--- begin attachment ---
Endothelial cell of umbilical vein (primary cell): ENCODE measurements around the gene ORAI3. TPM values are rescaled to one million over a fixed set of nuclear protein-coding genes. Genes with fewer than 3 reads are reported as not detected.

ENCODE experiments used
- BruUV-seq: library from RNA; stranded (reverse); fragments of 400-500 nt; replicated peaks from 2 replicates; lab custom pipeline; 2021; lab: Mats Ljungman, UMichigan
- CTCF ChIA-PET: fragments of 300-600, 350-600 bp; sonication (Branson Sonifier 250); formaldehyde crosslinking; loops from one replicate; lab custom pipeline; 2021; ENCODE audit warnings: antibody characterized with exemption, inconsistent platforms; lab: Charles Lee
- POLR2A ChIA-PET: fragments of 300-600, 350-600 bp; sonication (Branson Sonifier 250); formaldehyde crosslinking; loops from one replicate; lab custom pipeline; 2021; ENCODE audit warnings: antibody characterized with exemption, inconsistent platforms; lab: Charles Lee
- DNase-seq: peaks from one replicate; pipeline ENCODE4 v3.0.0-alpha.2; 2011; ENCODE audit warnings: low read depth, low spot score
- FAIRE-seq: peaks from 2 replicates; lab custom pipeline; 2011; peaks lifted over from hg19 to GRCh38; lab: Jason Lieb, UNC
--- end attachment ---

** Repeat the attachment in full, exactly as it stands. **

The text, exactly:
Endothelial cell of umbilical vein (primary cell): ENCODE measurements around the gene ORAI3. TPM values are rescaled to one million over a fixed set of nuclear protein-coding genes. Genes with fewer than 3 reads are reported as not detected.

ENCODE experiments used
- BruUV-seq: library from RNA; stranded (reverse); fragments of 400-500 nt; replicated peaks from 2 replicates; lab custom pipeline; 2021; lab: Mats Ljungman, UMichigan
- CTCF ChIA-PET: fragments of 300-600, 350-600 bp; sonication (Branson Sonifier 250); formaldehyde crosslinking; loops from one replicate; lab custom pipeline; 2021; ENCODE audit warnings: antibody characterized with exemption, inconsistent platforms; lab: Charles Lee
- POLR2A ChIA-PET: fragments of 300-600, 350-600 bp; sonication (Branson Sonifier 250); formaldehyde crosslinking; loops from one replicate; lab custom pipeline; 2021; ENCODE audit warnings: antibody characterized with exemption, inconsistent platforms; lab: Charles Lee
- DNase-seq: peaks from one replicate; pipeline ENCODE4 v3.0.0-alpha.2; 2011; ENCODE audit warnings: low read depth, low spot score
- FAIRE-seq: peaks from 2 replicates; lab custom pipeline; 2011; peaks lifted over from hg19 to GRCh38; lab: Jason Lieb, UNC